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11.3. Inheritance

One of the really useful features of Object-Oriented programming is inheritance. You may have heard of someone coming into an inheritance, which often means they were left something from a relative that died. Or, you might hear someone say that they have inherited musical ability from a parent. In Java all classes can inherit object fields and methods from another class. The class being inherited from is called the parent class or superclass. The class that is inheriting is called the child class or subclass.

When one class inherits from another, we can say that it is the same kind of thing as the parent class (the class it inherits from). For example, a car is a kind of vehicle. This is sometimes called the is-a relationship, but I prefer is-a kind of. A motorcycle is another kind of vehicle. All vehicles have a make, model, and year that they were created. All vehicles can go forward, backward, turn left and turn right.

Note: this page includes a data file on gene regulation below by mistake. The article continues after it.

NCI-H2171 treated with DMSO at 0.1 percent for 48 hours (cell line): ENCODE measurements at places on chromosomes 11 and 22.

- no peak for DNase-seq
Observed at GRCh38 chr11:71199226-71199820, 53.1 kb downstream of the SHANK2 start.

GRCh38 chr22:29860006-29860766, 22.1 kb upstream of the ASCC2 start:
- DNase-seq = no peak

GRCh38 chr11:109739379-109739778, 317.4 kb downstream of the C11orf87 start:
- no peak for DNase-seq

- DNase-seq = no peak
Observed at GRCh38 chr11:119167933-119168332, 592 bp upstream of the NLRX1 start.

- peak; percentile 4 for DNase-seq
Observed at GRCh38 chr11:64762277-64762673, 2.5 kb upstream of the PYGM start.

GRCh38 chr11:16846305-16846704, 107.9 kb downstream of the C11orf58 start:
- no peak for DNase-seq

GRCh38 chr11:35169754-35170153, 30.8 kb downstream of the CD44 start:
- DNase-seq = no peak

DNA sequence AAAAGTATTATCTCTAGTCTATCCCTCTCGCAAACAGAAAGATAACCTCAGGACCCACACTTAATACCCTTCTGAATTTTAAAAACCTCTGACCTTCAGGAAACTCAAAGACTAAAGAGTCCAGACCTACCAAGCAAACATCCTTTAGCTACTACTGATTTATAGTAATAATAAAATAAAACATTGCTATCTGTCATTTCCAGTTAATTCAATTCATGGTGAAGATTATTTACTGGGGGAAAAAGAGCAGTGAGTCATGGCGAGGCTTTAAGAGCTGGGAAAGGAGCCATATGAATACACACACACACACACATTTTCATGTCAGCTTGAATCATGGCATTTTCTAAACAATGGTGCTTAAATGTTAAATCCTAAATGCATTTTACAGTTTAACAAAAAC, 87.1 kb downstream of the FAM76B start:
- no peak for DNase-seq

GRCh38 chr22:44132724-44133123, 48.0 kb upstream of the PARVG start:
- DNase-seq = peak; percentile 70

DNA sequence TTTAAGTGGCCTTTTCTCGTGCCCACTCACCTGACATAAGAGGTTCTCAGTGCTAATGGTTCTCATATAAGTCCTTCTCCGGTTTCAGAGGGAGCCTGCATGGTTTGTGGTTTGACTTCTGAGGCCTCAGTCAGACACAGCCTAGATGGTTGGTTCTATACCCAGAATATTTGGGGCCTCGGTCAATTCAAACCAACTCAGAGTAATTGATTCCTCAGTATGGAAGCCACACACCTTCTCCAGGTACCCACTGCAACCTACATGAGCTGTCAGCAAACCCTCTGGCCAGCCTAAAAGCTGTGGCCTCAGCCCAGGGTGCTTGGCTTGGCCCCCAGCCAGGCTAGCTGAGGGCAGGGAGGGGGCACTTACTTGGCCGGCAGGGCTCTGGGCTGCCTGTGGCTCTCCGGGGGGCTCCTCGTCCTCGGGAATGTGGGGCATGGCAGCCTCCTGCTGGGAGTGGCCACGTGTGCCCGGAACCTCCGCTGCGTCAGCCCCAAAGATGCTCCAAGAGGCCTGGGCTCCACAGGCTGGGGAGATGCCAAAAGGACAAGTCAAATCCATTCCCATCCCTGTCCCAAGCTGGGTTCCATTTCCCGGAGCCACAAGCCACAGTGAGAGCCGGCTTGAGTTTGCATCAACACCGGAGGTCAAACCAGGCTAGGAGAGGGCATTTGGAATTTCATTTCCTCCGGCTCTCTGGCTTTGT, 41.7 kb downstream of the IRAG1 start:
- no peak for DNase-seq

Figure 1: A UML Class Diagram Showing Inheritance

A UML (Unified Modeling Language) class diagram shows classes and the relationships between the classes as seen in Figure 1. An open triangle points to the parent class. The parent class for Car and Motorcycle is Vehicle. The Vehicle class has two child classes or subclasses: Car and Motorcycle.

11.4. Specifying the Parent Class

How is a parent class specified? Use the Java keyword extends after the class name and then followed by the parent class name to specify the parent class as shown below.

public class Car extends Vehicle
public class Motorcycle extends Vehicle


While a person has two parents, a Java class can only inherit from one parent class. If you leave off the extends keyword when you declare a class then the class will inherit from the Object class. The Person class declared below will inherit from the Object class.

public class Person

11.5. Why Use Inheritance?

Inheritance allows you to reuse data and behavior from the parent class. It is useful for generalization in which case you may notice that several classes share the same data and/or behavior and you pull that out into a parent class. Customers and Employees are both people so it makes sense use the general Person class. It is also useful for specialization which is when you want most of the behavior of a parent class, but want to do at least one thing differently and/or add more data. An example of specialization is the Employee class below. An employee is a person but also has a unique id. A customer is a person, but also has a credit card.


Figure 2: A UML Class Diagram Showing Inheritance

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